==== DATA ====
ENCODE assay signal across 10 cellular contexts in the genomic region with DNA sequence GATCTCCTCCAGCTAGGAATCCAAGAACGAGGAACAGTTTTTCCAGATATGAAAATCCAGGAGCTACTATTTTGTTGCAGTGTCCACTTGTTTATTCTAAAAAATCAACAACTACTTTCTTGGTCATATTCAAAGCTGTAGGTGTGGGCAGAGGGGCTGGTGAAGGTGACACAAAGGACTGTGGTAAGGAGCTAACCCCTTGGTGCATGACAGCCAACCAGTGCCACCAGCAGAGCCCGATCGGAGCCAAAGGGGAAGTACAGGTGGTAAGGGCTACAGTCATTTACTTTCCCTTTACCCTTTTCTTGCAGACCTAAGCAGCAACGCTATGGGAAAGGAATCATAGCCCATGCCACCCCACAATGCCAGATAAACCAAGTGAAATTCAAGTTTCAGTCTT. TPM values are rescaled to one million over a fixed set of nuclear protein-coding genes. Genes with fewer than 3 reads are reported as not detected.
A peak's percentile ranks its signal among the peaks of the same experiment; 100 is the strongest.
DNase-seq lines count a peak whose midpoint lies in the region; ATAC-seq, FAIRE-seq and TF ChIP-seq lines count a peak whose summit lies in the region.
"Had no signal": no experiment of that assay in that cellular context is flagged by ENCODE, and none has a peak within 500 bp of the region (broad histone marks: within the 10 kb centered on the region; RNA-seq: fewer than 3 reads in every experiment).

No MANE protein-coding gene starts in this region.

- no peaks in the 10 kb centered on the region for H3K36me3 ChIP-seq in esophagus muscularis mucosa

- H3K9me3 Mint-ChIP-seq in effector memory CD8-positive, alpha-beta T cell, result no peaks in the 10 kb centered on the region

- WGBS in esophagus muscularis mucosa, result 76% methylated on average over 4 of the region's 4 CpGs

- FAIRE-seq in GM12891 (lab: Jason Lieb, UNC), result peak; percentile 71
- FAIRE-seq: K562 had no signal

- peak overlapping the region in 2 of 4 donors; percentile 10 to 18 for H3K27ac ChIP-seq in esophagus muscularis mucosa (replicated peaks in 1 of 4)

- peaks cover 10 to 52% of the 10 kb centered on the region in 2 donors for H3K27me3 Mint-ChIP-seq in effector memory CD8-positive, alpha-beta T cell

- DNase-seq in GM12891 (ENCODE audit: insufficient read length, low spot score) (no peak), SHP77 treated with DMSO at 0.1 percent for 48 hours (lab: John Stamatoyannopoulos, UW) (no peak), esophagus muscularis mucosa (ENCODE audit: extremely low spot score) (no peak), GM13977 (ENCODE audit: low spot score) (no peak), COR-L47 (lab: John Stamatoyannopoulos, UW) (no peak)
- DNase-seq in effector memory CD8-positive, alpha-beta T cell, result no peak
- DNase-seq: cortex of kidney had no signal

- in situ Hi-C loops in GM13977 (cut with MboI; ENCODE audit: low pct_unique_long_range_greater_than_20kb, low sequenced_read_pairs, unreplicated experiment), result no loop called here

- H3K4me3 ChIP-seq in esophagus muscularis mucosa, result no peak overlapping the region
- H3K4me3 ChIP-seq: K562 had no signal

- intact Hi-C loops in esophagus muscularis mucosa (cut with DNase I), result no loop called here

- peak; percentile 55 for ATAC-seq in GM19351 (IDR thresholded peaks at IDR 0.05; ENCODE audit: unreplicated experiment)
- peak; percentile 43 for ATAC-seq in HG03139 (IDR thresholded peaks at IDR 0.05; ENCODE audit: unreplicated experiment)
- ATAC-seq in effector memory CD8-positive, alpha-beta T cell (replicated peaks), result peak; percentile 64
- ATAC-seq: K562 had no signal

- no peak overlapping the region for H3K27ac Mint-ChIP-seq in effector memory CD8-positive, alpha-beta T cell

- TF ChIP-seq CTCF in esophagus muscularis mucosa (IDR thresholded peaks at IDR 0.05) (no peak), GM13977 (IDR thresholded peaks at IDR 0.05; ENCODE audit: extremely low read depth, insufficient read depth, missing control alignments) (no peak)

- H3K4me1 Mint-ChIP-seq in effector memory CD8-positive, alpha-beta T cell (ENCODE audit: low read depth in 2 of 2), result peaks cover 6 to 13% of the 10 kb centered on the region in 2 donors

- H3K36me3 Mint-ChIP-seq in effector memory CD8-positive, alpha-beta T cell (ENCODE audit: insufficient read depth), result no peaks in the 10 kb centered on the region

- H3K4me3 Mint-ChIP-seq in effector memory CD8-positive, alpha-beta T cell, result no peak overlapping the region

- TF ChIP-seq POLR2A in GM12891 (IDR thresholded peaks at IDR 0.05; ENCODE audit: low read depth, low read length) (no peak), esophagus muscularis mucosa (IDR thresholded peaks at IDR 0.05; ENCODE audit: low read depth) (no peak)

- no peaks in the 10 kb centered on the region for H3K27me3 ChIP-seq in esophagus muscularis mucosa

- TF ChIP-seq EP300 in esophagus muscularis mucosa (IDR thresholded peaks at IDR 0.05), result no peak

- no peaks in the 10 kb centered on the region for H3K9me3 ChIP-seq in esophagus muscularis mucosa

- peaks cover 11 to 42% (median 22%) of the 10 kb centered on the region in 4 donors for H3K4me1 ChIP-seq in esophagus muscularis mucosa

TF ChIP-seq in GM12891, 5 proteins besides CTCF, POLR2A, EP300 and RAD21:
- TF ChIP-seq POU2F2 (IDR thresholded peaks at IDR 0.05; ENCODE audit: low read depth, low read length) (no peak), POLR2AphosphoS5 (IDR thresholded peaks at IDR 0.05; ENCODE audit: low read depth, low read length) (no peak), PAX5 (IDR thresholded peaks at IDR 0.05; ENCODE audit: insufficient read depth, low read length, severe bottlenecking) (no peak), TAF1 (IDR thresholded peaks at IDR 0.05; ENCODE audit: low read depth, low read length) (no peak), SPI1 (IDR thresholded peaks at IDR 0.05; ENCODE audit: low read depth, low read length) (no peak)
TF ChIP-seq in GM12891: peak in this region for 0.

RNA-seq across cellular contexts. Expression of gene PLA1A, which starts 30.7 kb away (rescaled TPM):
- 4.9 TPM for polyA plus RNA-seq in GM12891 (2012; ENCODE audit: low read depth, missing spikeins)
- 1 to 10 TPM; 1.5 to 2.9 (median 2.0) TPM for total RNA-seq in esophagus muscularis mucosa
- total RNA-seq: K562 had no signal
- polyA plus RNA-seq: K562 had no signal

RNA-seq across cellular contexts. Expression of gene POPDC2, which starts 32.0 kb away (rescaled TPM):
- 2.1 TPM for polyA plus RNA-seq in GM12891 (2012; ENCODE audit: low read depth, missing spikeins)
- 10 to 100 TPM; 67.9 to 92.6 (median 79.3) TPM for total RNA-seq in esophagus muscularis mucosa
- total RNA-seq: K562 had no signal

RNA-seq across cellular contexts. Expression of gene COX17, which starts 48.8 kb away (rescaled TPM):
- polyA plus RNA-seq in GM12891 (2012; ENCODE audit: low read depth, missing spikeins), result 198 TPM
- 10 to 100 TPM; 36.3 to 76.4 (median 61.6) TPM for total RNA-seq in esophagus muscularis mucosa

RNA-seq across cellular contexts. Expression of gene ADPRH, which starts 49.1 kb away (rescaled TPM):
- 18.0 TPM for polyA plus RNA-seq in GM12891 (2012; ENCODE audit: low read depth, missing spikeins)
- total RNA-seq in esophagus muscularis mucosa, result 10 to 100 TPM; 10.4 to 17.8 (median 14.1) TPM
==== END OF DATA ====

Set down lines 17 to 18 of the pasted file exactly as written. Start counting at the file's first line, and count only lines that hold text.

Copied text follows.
- H3K4me3 ChIP-seq in esophagus muscularis mucosa, result no peak overlapping the region
- H3K4me3 ChIP-seq: K562 had no signal